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When hiring out a sales team, Acquirent looks to follow our five pillars for sales success. But sales success alone doesn’t make a team great. Greatness often comes from within – a series of traits that develop with excellent mentorship. Team growth comes through cultivation.

Every new sales rep at Acquirent is given our signature sales training as a means to cultivate talent. But each manager does things a little differently. In this video, Tim Timmerman shares what it takes to grow a sales person and a sales team. He boils success down to four attributes – respect, hunger, adaptability, and accountability. What does it take to grow a sales team?

Team Growth Through Respect

We all know the golden rule – treat others the way you expect to be treated. It’s pretty simple, but its something that people often look over. Whether it be team composition or dealing with clients, respect means the difference between a productive team and an unhappy one. It also makes a huge deal on calls themselves. We often write about the importance of Emotional Intelligence, or EQ, on sales calls. It plays a huge role in how we conduct ourselves over the phone, in understanding customer needs. It also means knowing how to handle rough calls, and being able to keep making more calls afterwards.

Naturally, respect is huge when it comes to sales. In an outsourced sales and marketing company like ours, it keeps us pushing forward and the energy high.

Team Growth Through Hunger

Hunger in sales refers to what makes you get on the phone and keep calling. It is the source of a salesperson’s drive or motivation – without it, a salesperson is as fruitless as a robocall. The desire to make deals can come from a variety of internal places. Some people are motivated by money, some by experience, and others by success. Identifying the source of that drive will allow you to achieve great things in sales.

As a manager, it can also be crucial to find what motivates your employees. Leveraging that hunger will increase your team productivity. Does your employee want to make strides in a certain direction? Actualize that. Are they money motivated? Coach them to maximize their commission. Employees are only as good as their leadership, and feeding their hunger will let them blossom.

Team Growth Through Adaptability

A good salesperson is quick on their feet. They know how to roll with the punches. They also know how to take advice and implement it in their sales process. Can an employee take constructive criticism from a manager and use it to close more deals? If the answer is no, maybe sales isn’t the game for them.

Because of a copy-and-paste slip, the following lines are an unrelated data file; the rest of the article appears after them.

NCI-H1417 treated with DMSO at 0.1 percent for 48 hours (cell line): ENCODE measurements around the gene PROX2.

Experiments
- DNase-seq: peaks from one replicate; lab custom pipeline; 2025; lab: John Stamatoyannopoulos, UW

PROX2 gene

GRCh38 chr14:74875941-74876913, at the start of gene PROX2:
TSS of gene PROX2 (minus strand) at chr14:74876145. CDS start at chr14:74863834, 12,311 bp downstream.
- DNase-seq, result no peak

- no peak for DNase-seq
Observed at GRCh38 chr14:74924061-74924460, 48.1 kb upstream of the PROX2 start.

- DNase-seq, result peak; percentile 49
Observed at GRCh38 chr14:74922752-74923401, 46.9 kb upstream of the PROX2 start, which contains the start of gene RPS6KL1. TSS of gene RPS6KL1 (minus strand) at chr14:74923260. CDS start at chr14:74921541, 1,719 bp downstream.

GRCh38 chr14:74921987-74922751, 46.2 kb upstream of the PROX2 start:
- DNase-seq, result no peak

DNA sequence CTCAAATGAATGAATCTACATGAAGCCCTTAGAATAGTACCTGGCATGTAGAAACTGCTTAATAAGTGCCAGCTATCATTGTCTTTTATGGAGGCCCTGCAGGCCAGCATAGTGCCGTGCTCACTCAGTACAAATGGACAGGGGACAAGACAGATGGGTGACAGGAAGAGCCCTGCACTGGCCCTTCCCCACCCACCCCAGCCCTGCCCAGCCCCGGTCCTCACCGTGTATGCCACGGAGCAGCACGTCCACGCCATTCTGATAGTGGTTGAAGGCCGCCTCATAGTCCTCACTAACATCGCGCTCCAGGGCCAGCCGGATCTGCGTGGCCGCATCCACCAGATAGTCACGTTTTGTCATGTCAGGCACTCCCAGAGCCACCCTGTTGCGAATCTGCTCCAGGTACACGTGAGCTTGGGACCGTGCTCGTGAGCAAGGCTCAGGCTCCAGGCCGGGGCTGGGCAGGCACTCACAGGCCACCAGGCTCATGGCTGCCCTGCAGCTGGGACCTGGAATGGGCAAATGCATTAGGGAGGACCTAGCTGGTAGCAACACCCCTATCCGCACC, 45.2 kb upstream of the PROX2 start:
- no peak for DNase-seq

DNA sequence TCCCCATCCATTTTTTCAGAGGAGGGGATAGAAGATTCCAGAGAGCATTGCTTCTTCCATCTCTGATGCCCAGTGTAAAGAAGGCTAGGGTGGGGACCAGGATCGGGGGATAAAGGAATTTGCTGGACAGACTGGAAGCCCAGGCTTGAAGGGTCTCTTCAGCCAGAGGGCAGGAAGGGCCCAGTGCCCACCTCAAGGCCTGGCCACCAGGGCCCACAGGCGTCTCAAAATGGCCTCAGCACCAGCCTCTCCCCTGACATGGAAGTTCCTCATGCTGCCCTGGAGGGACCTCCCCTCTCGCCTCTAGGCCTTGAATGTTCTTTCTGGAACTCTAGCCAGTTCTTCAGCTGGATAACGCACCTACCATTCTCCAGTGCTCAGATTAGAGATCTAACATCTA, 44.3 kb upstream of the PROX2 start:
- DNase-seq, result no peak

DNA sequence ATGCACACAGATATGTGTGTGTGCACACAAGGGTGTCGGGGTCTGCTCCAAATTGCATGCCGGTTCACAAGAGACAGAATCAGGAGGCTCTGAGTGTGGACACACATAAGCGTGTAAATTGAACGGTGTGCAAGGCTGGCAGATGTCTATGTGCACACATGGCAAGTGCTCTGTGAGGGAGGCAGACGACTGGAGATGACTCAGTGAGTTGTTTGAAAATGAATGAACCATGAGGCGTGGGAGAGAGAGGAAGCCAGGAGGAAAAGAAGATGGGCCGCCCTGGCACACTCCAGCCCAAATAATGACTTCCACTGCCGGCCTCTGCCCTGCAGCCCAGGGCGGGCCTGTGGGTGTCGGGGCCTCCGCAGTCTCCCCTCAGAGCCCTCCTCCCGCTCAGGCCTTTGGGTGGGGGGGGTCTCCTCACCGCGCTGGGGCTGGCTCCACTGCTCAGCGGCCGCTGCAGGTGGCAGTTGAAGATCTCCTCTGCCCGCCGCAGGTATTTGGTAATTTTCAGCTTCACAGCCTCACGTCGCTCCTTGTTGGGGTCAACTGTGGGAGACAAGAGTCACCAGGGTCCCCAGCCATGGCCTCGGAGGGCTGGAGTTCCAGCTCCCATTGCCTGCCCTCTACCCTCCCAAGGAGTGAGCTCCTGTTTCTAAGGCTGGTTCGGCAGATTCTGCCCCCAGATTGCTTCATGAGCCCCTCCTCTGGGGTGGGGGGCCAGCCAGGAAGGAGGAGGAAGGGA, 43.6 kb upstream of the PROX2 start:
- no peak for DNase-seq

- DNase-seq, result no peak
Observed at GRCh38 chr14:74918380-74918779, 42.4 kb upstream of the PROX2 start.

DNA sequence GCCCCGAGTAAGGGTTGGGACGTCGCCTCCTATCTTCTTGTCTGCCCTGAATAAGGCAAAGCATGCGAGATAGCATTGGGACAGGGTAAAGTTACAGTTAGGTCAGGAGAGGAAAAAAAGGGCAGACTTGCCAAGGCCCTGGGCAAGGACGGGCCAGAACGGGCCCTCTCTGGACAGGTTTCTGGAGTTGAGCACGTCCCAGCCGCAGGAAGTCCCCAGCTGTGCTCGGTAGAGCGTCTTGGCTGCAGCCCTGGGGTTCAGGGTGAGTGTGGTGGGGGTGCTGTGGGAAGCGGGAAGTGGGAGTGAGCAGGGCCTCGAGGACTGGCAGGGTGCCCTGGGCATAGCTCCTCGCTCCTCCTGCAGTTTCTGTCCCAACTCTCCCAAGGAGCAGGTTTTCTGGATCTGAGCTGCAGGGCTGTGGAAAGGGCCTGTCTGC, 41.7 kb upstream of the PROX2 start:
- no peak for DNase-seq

The ability to learn means being able to observe your own behavior and integrate new behaviors into it. Every salesperson has strengths and weaknesses. I might be extremely personable over the phone, but if I can’t close a sale, I’m never going to be successful in sales. A good manager can recognize these traits and provide feedback that their salespeople can understand. Knowing how to bring out the best in an employee will allow them to thrive. It will increase retention, motivation, and success.

Growth and Accountability

We are all accountable to authorities. It can be our family, our laws, or our religious beliefs. In sales, we must be accountable for our company, our clients, and the people we are calling. However, most important is our accountability to ourselves. Being able to manage one’s own behaviors means that they will have a greater outlook for success, both in their job and in the long term. The best employees are those that are able to develop their own schedules, learn from their weaknesses, and grow for the sake of growing.

All of these traits fall under the umbrella of accountability. The ideal salesperson already knows that they should aim for these traits, but accountability can be taught and cultivated. The importance of a good manager comes through directing these energies in a meaningful way. How can you, as a manager, bring out the best in your employees?

The Importance of Emotional Intelligence</strong?

Although companies have begun stressing the importance of emotional intelligence, it is something that is difficult to quantify. Unlike IQ, a persons relationship to others isn’t necessarily quantifiable in terms of a budget or other metrics. It is something innate and intangible. While it might not immediately correlate to things like revenue, Acquirent stresses the importance of team structure because we know it makes our employees better for it. People come here happy to work, and eager to grow. Any sales job comes with stresses inherent to the position. Creating an environment that is great in spite of this makes a team better for it.